PDA's are usually defined using the 7-tuple convention.

$M=(Q, \Sigma, \Gamma, \delta, q_{0}, Z, F)$

F is the set of accepting states.

I want to design a PDA accepting by empty stack, so using this notation makes no sense, as I don't need F and I want to make the acceptance condition clear.

How is this usually done? Can I just dismiss F?

$M'=(Q, \Sigma, \Gamma, \delta, q_{0}, Z)$


When the stack is finished you can go to the specified state which shows the empty stack. In addition, when you reach in a state which you found it's a solution but the stack is not empty, iterate over a "pop" action to empty the stack and finally go the empty stack state.

Hence, you can explain this PD using the defined notation.

  • 1
    $\begingroup$ I know that empty stack and final state PDA's have the same expressive power. Yet I want to write down one automaton accepting by empty stack. E.g.: How could you formally write down an automaton for the Grammer with one production: S->a which accepts by empty stack? $\endgroup$ – PascalIv Jan 9 '19 at 12:17

You don't need to remove $F$ from your definition, you just don't use it in the definition for the accepted words.

Let $(p, w, \beta) \in Q \times \Sigma^* \times\Gamma^*$ be the current full state description of the PDA, where $p$ is the current state, $w$ the yet unread input and $\beta$ the current stack. The accepted language $L(M)$ then is normally defined as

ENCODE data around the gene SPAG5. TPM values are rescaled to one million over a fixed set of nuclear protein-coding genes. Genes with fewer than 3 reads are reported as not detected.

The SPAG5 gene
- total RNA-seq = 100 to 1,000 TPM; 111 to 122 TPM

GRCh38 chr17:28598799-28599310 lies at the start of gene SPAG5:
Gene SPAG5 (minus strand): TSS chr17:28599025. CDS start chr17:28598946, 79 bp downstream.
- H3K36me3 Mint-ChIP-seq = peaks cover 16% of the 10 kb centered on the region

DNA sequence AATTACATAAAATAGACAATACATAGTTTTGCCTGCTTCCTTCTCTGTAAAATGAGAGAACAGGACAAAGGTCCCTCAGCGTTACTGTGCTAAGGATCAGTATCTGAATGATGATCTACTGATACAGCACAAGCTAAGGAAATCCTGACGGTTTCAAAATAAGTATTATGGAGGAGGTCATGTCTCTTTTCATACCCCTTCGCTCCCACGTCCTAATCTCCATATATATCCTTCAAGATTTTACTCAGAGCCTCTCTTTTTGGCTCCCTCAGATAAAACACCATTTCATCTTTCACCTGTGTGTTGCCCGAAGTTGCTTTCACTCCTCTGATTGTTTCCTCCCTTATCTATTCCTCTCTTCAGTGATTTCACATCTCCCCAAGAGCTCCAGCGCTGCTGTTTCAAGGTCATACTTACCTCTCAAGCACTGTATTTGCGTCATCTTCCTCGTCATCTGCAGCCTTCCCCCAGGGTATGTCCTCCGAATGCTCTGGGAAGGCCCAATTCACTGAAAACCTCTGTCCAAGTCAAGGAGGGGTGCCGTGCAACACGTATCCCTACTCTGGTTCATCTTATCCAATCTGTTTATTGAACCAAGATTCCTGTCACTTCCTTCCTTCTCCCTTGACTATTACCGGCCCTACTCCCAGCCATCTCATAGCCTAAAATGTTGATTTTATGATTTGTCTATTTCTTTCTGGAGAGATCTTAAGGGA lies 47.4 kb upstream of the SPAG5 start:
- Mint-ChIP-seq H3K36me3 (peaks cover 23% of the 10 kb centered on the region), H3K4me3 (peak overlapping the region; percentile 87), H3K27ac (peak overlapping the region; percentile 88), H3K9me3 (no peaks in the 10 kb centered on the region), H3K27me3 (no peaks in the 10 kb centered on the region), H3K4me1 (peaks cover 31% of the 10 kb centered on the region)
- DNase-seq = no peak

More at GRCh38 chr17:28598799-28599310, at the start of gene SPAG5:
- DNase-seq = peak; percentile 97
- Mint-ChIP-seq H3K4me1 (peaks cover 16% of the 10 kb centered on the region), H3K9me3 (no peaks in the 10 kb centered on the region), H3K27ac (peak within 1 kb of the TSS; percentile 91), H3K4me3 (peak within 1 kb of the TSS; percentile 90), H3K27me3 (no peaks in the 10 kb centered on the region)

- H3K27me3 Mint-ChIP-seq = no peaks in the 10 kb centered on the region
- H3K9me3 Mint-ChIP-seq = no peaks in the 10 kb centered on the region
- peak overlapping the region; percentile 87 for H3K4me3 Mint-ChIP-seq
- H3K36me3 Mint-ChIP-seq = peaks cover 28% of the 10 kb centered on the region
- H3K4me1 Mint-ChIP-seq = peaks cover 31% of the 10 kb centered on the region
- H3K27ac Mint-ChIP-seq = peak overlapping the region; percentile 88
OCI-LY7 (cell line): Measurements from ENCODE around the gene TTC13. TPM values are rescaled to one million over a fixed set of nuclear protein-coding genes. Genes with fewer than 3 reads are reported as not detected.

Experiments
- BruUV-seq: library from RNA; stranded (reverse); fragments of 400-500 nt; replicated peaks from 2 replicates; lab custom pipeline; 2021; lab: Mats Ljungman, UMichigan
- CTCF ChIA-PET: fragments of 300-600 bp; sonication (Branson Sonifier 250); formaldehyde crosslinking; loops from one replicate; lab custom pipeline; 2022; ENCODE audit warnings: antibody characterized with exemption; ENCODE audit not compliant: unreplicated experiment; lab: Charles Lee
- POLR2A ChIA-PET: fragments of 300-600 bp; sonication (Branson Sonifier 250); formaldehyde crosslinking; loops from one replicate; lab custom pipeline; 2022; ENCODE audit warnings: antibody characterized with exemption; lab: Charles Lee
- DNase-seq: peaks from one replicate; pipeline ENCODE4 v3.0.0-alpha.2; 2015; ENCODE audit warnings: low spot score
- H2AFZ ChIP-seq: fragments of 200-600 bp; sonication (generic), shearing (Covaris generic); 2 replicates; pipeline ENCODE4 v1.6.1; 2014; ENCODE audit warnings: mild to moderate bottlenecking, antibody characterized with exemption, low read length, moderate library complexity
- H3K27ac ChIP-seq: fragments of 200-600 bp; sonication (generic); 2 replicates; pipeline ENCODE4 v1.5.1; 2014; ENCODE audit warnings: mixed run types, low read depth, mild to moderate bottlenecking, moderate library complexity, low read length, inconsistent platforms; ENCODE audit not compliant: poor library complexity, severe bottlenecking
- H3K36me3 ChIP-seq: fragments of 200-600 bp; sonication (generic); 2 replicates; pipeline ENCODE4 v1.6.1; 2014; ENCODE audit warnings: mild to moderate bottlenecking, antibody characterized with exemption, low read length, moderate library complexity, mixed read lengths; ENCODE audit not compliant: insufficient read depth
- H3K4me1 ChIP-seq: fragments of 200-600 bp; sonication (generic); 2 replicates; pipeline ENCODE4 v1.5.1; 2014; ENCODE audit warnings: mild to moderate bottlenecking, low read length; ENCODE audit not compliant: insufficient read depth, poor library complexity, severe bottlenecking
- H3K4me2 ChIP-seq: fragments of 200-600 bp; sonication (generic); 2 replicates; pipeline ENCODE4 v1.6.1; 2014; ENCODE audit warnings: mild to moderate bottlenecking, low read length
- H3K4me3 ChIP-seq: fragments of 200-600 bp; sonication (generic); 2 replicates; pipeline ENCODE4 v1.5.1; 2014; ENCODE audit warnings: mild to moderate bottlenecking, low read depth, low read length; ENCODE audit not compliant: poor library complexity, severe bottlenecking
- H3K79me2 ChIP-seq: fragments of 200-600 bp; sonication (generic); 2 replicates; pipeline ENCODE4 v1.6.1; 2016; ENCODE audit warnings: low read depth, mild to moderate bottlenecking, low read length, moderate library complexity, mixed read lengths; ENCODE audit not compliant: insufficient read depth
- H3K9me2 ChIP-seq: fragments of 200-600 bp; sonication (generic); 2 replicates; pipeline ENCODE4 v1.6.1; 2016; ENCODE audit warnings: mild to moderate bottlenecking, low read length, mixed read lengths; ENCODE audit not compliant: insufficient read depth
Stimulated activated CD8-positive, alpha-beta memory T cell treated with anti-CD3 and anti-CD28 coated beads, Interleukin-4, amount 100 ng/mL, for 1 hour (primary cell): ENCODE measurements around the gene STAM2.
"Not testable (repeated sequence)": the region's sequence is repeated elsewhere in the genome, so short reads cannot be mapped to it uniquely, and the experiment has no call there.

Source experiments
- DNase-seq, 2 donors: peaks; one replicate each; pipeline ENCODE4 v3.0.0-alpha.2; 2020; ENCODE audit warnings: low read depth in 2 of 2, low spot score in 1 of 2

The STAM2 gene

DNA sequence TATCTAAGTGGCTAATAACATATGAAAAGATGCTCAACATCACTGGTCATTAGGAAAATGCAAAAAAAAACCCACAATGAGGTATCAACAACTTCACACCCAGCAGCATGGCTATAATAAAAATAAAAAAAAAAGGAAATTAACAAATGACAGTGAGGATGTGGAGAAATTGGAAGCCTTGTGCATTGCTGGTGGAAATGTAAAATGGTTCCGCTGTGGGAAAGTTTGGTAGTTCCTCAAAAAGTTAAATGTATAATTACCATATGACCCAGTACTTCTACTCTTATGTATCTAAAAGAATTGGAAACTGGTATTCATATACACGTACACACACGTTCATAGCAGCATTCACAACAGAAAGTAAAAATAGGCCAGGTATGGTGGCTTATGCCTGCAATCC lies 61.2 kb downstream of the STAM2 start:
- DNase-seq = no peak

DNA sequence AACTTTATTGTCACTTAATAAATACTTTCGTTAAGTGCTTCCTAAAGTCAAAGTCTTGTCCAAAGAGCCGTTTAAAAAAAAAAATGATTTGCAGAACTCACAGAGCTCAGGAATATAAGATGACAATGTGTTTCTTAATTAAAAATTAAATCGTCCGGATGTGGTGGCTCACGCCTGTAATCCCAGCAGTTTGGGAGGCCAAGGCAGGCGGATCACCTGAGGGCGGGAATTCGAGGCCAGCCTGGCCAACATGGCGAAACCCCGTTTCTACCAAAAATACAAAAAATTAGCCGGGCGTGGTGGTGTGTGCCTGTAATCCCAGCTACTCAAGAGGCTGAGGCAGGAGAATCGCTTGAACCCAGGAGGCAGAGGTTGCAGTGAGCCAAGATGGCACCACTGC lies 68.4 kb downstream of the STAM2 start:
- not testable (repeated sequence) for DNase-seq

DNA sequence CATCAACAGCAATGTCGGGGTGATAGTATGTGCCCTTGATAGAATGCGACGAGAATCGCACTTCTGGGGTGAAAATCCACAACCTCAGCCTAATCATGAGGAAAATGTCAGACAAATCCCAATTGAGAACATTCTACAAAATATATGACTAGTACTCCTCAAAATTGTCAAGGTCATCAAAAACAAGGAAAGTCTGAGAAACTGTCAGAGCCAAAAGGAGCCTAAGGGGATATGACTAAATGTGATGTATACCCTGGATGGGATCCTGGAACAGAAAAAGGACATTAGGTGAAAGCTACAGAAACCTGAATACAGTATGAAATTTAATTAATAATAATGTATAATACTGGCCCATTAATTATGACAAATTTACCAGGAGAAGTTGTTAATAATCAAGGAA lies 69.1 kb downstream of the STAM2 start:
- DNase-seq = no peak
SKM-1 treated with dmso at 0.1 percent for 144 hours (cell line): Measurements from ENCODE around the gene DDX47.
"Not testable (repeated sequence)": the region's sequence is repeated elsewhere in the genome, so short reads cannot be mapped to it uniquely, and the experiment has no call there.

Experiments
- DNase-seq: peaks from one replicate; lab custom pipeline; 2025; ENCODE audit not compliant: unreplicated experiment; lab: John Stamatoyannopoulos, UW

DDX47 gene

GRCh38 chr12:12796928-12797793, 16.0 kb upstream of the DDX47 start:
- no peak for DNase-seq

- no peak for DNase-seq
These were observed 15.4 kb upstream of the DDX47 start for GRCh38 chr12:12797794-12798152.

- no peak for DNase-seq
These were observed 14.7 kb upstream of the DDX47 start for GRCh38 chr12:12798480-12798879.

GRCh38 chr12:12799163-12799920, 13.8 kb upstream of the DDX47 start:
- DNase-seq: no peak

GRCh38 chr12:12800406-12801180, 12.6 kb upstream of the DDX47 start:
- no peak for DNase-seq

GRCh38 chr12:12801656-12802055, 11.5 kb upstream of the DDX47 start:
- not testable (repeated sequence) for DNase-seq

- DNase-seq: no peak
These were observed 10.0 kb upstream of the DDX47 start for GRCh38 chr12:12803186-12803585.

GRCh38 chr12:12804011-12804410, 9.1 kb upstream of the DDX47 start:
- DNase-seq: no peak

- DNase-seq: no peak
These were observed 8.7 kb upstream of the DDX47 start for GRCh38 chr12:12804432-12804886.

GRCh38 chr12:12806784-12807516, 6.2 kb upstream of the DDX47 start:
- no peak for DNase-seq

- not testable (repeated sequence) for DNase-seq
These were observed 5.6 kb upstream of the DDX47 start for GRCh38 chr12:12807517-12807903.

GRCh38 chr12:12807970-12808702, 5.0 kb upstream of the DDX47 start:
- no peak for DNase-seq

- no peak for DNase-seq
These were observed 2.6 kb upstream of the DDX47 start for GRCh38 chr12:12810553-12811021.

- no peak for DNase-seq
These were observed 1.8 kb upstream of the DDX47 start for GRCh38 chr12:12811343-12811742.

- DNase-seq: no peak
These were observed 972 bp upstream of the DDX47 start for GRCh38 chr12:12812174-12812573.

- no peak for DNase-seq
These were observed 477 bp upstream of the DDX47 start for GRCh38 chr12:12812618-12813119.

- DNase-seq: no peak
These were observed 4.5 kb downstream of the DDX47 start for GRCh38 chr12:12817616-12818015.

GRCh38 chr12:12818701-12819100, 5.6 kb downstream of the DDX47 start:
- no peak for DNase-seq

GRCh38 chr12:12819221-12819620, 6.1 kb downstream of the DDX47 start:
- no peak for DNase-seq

$$L(M) = \{w \in \Sigma^*\mid (q_0, w, Z) \vdash^* (q, \varepsilon, \beta), q \in F, \beta \in \Gamma^*\}$$

i.e. all words that, when completely read, result after zero or more steps of the machine in a state that is in the set of final states $F$. (Definitions also vary whether your stack is empty at start or initialized with a single symbol $Z$, and whether it should be empty when the final state is reached.)

For your modified PDA you can define an L' as follows:

$$L'(M) = \{w \in \Sigma^*\mid (q_0, w, Z) \vdash^* (q, w', \varepsilon), q \in Q, w' \in \Sigma^*\}$$

The most important changes here are that the language doesn't depend on $F$ anymore and that the condition for an accepted word is a series of machine steps that leads to an empty stack.


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